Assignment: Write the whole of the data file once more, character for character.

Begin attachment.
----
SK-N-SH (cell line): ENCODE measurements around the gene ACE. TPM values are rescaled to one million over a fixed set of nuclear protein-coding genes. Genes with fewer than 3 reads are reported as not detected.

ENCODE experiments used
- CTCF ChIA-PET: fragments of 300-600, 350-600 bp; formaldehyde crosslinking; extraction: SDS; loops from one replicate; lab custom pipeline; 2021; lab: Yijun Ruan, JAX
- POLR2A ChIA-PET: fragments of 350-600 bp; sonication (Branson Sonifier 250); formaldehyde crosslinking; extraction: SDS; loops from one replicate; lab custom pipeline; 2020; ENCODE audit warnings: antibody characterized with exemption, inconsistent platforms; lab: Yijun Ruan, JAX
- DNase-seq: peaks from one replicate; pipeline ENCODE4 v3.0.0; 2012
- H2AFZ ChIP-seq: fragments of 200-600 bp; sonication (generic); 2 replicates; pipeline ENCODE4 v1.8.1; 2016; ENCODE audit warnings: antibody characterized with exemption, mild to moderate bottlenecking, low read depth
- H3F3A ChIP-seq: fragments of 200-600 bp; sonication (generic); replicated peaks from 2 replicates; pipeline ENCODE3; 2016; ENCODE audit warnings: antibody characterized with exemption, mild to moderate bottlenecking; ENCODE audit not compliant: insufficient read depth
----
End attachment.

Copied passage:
SK-N-SH (cell line): ENCODE measurements around the gene ACE. TPM values are rescaled to one million over a fixed set of nuclear protein-coding genes. Genes with fewer than 3 reads are reported as not detected.

ENCODE experiments used
- CTCF ChIA-PET: fragments of 300-600, 350-600 bp; formaldehyde crosslinking; extraction: SDS; loops from one replicate; lab custom pipeline; 2021; lab: Yijun Ruan, JAX
- POLR2A ChIA-PET: fragments of 350-600 bp; sonication (Branson Sonifier 250); formaldehyde crosslinking; extraction: SDS; loops from one replicate; lab custom pipeline; 2020; ENCODE audit warnings: antibody characterized with exemption, inconsistent platforms; lab: Yijun Ruan, JAX
- DNase-seq: peaks from one replicate; pipeline ENCODE4 v3.0.0; 2012
- H2AFZ ChIP-seq: fragments of 200-600 bp; sonication (generic); 2 replicates; pipeline ENCODE4 v1.8.1; 2016; ENCODE audit warnings: antibody characterized with exemption, mild to moderate bottlenecking, low read depth
- H3F3A ChIP-seq: fragments of 200-600 bp; sonication (generic); replicated peaks from 2 replicates; pipeline ENCODE3; 2016; ENCODE audit warnings: antibody characterized with exemption, mild to moderate bottlenecking; ENCODE audit not compliant: insufficient read depth